The Underdog Archetype

So, I have a confession to make. 9 times out of 10 I subconsciously choose the underdog and its archetype, and I don’t know why. The 1 time I consciously do not choose the underdog is it because of peer pressure or lack of availability.

Perfect example: The TurboGrafx-16 and the TurboDuo.

During the dawn of the 16-bit wars, there was the Sega Genesis. It was an amazing leap from the aging NES in both graphics and sound. Plus, it had Altered Beast and Golden Axe. Both of which ate many weeks of allowance at the arcade. And once my cousin got his Genesis and I got a chance to hold that curved controller with the huge buttons, I was hooked. And who can forget the amazing “Genesis DOES what NintenDON’T” commercial. That was enough to convince me that I HAD to have a Genesis under the tree that Christmas. See how peer pressure and lack of availability works.

Fast forward about a year and the Super Famicom is about to be released in Japan. I was obsessed with reading every detail in EGM about Super Metroid and I couldn’t wait for the SNES to finally make it to our shores. The original Metroid was, and still is one of my most favorite and beloved video games of all times. Castlevania II: Simon’s Quest is a close second. Metroid was my $h1t!! Even if I didn’t understand what the JUSTIN BAILEY code really meant and didn’t quite understand that Samus Aran was female. Shame on you glasses, 8-bit graphics and crappy TVs.

Well to make a long blog short, I never bought a SNES. Now don’t be too quick to snatch my OG card yet. Oh, BTW’s OG stands for “original geek”. During that year long wait for the SNES to finally arrive, I re-fell in love with Japanese animation.

You see, I grew up watching Spectreman, Voltron and Robotech every morning before school for a couple of years when I was 7-8 years old. And to tell you that anime made a huge influence on my life is an understatement. Even if I didn’t know what anime was. Yet. Flash forward 7 years and I am realizing that Japan has some amazing games that are not making it to the US, and that the art style on some of these titles has a familiar feel. I mean, who can forget the first time you looked into the oversized, bright blue eyes of an anime Angel?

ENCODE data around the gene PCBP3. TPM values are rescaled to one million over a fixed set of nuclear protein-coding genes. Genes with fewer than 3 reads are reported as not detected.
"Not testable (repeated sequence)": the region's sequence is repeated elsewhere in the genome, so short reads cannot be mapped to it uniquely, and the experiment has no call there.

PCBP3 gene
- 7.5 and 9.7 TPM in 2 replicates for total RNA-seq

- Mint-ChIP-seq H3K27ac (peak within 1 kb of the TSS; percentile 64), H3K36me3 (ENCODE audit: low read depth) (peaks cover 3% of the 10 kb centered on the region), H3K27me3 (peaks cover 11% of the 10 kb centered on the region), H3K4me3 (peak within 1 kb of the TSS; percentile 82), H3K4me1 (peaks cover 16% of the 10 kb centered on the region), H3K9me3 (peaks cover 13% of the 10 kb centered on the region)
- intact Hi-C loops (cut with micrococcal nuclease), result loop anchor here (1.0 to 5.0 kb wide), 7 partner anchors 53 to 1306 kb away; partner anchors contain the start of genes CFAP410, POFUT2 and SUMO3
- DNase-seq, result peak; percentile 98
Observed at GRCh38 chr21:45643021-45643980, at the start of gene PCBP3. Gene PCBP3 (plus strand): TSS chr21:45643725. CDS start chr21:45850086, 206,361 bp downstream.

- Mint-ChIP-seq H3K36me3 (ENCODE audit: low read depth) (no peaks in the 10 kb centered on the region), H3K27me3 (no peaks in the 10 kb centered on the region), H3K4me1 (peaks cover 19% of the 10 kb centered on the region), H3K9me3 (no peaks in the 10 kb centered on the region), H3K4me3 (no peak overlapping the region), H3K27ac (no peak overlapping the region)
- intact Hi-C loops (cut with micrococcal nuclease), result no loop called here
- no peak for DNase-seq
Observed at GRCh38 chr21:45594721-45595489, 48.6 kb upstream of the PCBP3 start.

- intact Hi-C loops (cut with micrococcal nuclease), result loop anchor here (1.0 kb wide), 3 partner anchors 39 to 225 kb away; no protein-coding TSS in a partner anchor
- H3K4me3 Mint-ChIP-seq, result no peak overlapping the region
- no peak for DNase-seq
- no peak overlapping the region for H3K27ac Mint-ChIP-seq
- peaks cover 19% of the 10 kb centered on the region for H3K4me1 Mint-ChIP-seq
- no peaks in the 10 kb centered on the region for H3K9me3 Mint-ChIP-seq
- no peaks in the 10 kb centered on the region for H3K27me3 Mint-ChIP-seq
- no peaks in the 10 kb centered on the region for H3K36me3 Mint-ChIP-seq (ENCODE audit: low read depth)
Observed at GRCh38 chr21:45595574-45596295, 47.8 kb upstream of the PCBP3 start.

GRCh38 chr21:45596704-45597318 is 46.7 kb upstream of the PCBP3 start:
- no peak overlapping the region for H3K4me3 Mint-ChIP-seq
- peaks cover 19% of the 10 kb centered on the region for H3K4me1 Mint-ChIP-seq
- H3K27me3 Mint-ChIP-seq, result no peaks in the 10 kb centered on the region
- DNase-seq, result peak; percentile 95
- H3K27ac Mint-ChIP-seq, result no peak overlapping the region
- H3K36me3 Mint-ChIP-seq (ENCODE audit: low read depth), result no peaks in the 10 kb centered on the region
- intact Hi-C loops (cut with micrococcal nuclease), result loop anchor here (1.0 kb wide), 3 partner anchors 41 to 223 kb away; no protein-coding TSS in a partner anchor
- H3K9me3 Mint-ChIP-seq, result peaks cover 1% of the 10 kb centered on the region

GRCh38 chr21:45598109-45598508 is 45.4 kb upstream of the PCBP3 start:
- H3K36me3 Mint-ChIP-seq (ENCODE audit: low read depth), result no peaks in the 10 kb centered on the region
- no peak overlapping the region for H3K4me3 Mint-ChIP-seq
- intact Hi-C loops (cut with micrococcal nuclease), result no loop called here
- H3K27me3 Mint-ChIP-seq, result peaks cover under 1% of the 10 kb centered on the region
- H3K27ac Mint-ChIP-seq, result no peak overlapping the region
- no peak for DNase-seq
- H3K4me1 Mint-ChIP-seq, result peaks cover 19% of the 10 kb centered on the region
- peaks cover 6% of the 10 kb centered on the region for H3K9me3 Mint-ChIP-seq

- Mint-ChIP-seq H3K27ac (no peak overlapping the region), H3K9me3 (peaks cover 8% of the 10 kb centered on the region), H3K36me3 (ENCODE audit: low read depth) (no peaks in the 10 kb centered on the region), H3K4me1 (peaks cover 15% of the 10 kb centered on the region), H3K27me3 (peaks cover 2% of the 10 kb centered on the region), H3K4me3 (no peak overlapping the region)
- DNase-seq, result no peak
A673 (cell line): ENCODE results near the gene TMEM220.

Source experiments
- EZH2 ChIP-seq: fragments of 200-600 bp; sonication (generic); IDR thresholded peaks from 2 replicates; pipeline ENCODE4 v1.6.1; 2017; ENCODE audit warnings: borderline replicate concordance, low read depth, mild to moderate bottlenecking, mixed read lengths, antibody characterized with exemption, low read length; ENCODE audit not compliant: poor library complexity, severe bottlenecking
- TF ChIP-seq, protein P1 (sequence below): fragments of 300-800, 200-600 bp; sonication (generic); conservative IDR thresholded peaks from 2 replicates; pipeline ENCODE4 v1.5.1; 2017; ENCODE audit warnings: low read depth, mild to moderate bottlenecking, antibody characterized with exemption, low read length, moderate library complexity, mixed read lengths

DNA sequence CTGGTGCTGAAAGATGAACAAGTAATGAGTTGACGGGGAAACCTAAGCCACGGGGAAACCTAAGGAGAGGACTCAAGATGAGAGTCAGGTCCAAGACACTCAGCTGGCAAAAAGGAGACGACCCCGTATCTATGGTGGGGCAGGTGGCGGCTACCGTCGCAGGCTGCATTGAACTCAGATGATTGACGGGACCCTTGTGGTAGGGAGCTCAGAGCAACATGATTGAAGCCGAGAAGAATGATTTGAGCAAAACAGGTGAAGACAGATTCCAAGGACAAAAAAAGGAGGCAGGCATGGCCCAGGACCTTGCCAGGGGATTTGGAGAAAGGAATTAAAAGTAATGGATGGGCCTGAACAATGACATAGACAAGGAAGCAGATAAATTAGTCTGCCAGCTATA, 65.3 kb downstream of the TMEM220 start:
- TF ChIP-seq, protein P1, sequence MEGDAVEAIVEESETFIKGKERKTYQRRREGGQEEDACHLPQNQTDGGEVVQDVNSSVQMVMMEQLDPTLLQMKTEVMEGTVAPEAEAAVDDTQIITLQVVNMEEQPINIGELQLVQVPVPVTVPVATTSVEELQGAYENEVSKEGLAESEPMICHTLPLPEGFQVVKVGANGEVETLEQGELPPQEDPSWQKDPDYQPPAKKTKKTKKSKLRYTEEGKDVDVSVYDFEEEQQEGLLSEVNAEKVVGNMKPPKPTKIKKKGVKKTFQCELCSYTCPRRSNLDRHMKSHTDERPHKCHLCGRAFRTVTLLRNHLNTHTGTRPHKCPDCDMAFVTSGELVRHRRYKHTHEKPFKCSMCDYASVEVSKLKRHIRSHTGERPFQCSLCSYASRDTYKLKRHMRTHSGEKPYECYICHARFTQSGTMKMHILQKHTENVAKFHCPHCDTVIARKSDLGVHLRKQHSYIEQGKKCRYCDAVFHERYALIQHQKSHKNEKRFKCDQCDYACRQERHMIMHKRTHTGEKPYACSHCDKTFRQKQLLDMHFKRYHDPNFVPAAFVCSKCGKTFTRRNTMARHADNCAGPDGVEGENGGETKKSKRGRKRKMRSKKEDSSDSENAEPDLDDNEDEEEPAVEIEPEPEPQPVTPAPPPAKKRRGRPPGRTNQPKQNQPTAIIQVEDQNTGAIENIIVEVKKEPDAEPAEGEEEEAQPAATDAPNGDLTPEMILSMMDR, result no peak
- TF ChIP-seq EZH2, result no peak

And the Angel that I fell in love with just so happened to be in a somewhat obscure title, one that I had originally played on the Nintendo and wasn’t too impressed. But now I was obsessed. I had to have this game! And from that point on, my goal was to find out how I was going to get ahold of a TurboGrafx-16 CD so I could give Ys another chance. And I was not disappointed. The day the TurboDuo arrived, with Ys Book 1 and 2 as one of its pack-in titles (what luck) I was in pure gamer heaven. So, while a million other kids were having a blast with their Super Nintendo, we (my brother and I) were playing some of the most amazing titles that completely flew under the radar of the 16-bit era. Gate of Thunder, I’m looking at you.

So to wrap things up on this first (of many) Underdog Blog, I want to remind everybody that when you step out of the box and look for the obscure and sometimes unpopular, you find some really rare gems hiding in plain sight.